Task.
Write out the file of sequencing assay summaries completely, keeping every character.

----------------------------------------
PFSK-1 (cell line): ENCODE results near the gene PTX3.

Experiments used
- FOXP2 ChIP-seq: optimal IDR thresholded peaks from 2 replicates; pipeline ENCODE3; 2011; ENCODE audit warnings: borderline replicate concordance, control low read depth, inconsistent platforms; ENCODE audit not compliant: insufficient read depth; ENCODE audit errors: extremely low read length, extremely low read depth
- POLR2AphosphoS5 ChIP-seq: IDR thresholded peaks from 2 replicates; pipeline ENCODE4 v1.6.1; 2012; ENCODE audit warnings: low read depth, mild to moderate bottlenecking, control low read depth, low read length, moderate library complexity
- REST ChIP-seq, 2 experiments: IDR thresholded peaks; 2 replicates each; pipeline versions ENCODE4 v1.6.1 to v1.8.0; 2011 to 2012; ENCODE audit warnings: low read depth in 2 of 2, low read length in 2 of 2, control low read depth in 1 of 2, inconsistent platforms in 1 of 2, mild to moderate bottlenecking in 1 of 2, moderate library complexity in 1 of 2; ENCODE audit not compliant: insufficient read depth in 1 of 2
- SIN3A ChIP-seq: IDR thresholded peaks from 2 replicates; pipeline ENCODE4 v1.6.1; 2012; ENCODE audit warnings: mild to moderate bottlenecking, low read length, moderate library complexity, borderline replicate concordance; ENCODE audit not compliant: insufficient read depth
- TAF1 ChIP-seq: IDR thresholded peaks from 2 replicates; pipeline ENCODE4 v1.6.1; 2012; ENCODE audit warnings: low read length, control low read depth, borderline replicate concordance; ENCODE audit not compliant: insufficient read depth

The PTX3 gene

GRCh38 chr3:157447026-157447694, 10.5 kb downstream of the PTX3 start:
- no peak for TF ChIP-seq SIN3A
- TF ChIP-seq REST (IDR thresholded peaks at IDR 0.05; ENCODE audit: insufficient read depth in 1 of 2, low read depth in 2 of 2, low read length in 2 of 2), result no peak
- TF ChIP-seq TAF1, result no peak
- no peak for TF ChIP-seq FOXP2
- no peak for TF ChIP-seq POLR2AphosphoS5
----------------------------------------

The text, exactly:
PFSK-1 (cell line): ENCODE results near the gene PTX3.

Experiments used
- FOXP2 ChIP-seq: optimal IDR thresholded peaks from 2 replicates; pipeline ENCODE3; 2011; ENCODE audit warnings: borderline replicate concordance, control low read depth, inconsistent platforms; ENCODE audit not compliant: insufficient read depth; ENCODE audit errors: extremely low read length, extremely low read depth
- POLR2AphosphoS5 ChIP-seq: IDR thresholded peaks from 2 replicates; pipeline ENCODE4 v1.6.1; 2012; ENCODE audit warnings: low read depth, mild to moderate bottlenecking, control low read depth, low read length, moderate library complexity
- REST ChIP-seq, 2 experiments: IDR thresholded peaks; 2 replicates each; pipeline versions ENCODE4 v1.6.1 to v1.8.0; 2011 to 2012; ENCODE audit warnings: low read depth in 2 of 2, low read length in 2 of 2, control low read depth in 1 of 2, inconsistent platforms in 1 of 2, mild to moderate bottlenecking in 1 of 2, moderate library complexity in 1 of 2; ENCODE audit not compliant: insufficient read depth in 1 of 2
- SIN3A ChIP-seq: IDR thresholded peaks from 2 replicates; pipeline ENCODE4 v1.6.1; 2012; ENCODE audit warnings: mild to moderate bottlenecking, low read length, moderate library complexity, borderline replicate concordance; ENCODE audit not compliant: insufficient read depth
- TAF1 ChIP-seq: IDR thresholded peaks from 2 replicates; pipeline ENCODE4 v1.6.1; 2012; ENCODE audit warnings: low read length, control low read depth, borderline replicate concordance; ENCODE audit not compliant: insufficient read depth

The PTX3 gene

GRCh38 chr3:157447026-157447694, 10.5 kb downstream of the PTX3 start:
- no peak for TF ChIP-seq SIN3A
- TF ChIP-seq REST (IDR thresholded peaks at IDR 0.05; ENCODE audit: insufficient read depth in 1 of 2, low read depth in 2 of 2, low read length in 2 of 2), result no peak
- TF ChIP-seq TAF1, result no peak
- no peak for TF ChIP-seq FOXP2
- no peak for TF ChIP-seq POLR2AphosphoS5